A “dropped joint” (lack of full extension with posture in flexion) at the site of extensor muscle tendon action is the simple sign of complete extensor functional deficit (43). An MP drop is seen with extrinsic extensor laceration or rupture, a PIP drop with complete central slip laceration or rupture, and a DIP drop (mallet) with terminal extensor tendon laceration or rupture.
In the thumb, laceration of the contents of the first extensor compartment (EPB, APL) will present as flexion/adduction of the first metacarpal and a lag in full extension of the MP joint. The EPL functions as both MP and IP extensor in this situation. Isolated laceration of the EPB is rare, and repair of this tendon is optional, depending on the functional deficit at the MP joint. This lesion is frequently undiagnosed in the emergency situation because of the presence of MP extension through the intact EPL. EPL extension of the MP joint, however, will usually be incomplete when compared with that of the opposite, uninjured side. The magnitude of the MP extensor lag secondary to EPB laceration is variable, and this factor determines whether EPB repair is warranted.
Two basic patterns of EPL laceration are seen, and the presentation depends on whether the laceration site is proximal or distal to the MP joint. Proximal to the MP joint, the entire thumb ray is affected and demonstrates metacarpal adduction, incomplete MP extension, and IP extension lag (some IP extension remains, by virtue of intact thumb intrinsics). The EPL retracts significantly when lacerated proximal to the MP extensor hood, and retrieval from the synovial extensor compartment or the distal forearm may be difficult and may require a proximal counterincision.
Extensor pollicis longus laceration distal to the MP joint is simpler, easily diagnosed by consideration of the injury location and loss of IP hyperextension. The tendon cannot retract more than a few millimeters because of its attachment to the MP extensor hood. It should be repaired and treated as a sharply lacerated terminal extensor tendon of a finger (discussed later).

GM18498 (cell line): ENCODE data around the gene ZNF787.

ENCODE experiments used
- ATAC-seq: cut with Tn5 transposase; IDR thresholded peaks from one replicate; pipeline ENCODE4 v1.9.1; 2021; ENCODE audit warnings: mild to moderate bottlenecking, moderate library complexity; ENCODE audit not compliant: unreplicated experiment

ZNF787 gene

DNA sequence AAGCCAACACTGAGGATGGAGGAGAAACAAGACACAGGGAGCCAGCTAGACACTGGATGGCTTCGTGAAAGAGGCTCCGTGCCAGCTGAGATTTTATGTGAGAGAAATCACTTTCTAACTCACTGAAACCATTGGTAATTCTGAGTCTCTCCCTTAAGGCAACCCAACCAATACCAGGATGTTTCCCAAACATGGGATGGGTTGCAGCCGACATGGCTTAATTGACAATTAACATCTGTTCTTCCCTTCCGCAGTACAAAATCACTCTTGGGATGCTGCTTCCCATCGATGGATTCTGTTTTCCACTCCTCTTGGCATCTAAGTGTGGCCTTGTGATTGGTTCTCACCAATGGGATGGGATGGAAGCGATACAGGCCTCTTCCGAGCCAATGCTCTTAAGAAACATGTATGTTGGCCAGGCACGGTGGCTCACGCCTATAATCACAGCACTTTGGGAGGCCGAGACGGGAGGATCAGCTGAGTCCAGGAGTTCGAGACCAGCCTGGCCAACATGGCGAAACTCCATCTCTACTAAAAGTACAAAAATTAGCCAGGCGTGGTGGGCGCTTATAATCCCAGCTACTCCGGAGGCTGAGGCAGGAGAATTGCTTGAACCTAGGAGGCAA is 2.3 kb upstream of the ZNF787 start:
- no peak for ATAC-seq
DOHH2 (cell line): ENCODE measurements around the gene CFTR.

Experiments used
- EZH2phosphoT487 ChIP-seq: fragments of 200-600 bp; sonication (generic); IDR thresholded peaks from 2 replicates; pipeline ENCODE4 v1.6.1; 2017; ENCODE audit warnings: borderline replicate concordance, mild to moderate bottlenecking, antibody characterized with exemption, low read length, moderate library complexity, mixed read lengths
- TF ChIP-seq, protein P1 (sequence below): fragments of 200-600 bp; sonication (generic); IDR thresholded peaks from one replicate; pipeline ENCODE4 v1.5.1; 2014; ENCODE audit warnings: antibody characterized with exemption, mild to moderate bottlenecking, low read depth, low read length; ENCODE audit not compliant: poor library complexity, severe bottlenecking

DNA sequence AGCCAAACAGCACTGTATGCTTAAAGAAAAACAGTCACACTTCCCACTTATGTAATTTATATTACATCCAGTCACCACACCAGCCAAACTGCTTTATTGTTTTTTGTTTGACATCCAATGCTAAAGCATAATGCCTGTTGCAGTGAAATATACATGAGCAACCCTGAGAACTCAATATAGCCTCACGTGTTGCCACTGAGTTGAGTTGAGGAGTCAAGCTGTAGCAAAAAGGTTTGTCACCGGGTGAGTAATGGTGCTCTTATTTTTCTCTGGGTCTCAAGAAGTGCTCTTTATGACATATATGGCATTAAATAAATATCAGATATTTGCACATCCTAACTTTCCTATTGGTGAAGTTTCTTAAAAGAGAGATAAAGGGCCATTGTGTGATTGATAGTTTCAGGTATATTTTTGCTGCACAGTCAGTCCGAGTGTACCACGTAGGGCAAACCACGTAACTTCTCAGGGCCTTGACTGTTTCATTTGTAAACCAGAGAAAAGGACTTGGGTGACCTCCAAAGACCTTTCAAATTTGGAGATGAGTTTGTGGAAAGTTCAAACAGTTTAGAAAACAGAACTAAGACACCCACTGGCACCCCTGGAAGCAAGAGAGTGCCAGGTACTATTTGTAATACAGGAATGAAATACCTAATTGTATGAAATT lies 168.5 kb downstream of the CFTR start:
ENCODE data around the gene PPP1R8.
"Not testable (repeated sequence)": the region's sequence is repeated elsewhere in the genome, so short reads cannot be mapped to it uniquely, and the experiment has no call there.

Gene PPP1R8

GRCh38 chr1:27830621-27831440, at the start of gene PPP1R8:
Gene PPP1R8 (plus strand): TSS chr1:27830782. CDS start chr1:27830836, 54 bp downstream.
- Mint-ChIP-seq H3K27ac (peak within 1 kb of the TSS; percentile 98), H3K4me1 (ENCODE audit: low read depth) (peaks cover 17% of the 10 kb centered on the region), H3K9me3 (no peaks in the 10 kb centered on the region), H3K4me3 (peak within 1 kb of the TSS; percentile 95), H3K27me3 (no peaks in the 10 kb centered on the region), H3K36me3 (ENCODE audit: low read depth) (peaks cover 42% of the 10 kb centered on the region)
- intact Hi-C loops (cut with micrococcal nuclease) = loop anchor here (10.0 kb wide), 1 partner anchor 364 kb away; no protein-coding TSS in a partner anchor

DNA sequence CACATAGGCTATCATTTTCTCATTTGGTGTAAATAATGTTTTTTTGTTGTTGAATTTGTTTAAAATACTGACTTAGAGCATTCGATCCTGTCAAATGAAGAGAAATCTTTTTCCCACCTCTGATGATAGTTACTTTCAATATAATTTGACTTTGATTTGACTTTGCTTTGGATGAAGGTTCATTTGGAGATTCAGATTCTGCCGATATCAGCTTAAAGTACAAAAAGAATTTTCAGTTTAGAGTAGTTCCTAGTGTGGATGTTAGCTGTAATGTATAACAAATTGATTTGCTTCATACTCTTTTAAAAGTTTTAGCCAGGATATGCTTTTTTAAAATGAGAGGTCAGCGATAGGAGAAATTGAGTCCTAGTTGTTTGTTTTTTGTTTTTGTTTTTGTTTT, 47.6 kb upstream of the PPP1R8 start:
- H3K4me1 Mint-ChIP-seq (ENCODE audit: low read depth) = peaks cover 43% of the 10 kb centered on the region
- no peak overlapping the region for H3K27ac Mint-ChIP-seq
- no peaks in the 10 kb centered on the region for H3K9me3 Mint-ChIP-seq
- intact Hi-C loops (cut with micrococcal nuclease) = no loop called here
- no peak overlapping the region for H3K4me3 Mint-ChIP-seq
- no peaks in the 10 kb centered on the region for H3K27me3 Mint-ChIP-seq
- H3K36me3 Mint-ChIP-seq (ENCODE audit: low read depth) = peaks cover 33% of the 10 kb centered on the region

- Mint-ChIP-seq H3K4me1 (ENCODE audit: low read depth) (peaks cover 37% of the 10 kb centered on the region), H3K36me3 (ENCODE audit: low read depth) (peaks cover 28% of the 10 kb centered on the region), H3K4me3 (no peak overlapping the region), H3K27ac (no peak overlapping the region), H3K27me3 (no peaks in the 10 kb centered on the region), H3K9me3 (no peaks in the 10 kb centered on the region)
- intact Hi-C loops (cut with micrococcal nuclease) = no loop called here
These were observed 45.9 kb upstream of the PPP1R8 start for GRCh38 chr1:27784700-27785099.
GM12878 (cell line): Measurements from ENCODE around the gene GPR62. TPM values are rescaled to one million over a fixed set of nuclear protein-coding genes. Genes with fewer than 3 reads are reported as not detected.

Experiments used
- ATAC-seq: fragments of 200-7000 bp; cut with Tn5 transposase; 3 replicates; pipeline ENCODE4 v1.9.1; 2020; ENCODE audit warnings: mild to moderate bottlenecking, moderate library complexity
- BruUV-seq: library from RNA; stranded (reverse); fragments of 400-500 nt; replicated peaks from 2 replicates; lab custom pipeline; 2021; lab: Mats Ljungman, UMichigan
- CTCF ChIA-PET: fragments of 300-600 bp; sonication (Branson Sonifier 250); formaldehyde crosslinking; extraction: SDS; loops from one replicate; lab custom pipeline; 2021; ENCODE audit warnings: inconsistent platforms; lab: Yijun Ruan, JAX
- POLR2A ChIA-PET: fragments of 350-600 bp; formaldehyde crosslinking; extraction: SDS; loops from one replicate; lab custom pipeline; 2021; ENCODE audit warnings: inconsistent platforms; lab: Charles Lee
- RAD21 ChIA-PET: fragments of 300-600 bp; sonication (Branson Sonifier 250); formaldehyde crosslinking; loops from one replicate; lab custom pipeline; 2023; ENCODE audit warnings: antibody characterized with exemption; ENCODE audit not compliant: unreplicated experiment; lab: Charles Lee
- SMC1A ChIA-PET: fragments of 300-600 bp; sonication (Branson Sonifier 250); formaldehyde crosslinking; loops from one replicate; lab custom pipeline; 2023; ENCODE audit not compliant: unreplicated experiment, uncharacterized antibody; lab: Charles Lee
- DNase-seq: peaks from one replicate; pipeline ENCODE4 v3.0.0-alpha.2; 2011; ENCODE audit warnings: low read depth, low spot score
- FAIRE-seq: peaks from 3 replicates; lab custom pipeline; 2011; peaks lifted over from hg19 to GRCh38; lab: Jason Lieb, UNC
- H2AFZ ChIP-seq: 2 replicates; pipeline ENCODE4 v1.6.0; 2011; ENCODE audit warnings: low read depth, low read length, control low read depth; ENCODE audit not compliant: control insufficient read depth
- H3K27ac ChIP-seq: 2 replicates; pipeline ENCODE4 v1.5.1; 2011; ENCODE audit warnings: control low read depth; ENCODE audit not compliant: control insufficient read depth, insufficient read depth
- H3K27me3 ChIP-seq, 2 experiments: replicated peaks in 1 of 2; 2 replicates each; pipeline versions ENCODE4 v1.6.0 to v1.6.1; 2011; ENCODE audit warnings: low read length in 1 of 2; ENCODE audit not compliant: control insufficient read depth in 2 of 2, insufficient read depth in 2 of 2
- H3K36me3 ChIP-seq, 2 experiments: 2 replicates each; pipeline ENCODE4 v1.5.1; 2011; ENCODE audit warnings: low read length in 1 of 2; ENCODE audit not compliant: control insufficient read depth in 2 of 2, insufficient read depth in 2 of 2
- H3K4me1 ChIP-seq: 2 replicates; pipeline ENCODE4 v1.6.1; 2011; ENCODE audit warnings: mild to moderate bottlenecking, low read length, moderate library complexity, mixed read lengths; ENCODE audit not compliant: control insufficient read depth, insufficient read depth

Several simple maneuvers will establish the location of restriction of gliding (tenodesis) of the extrinsics or contracture/fibrosis of the intrinsic components (Table 49.4). The level of extrinsic tenodesis is frequently made obvious by scars. Intrinsic contracture and contracture of the ORL, however, cannot be appreciated without the use of clinical tests (43).
Table 49.4. Clinical Tests for Tightness or Entrapment of Extensor Mechanism Components
Bunnell in 1922 was the first surgeon to enumerate the reasons for poor results after tendon surgery (7). He was primarily discussing flexor tendons, and the reasons remain valid and apply equally well to extensor tendons (Table 49.5).
Table 49.5. Reasons for Poor Results after Extensor Tendon Surgery
The integrity of the gliding layer between the extensor mechanism and the phalanges is important. This layer is often described as periosteum, and indeed the deep portion of the layer is phalangeal periosteum. The superficial cellular components of the gliding layer, however, are more areolar in nature and cannot be distinguished from paratenon. Absence of the gliding layer makes adherence to bone much more likely. Repair of a cleanly lacerated gliding layer, when possible, improves chances for more normal extensor excursion. Preserving the gliding layer in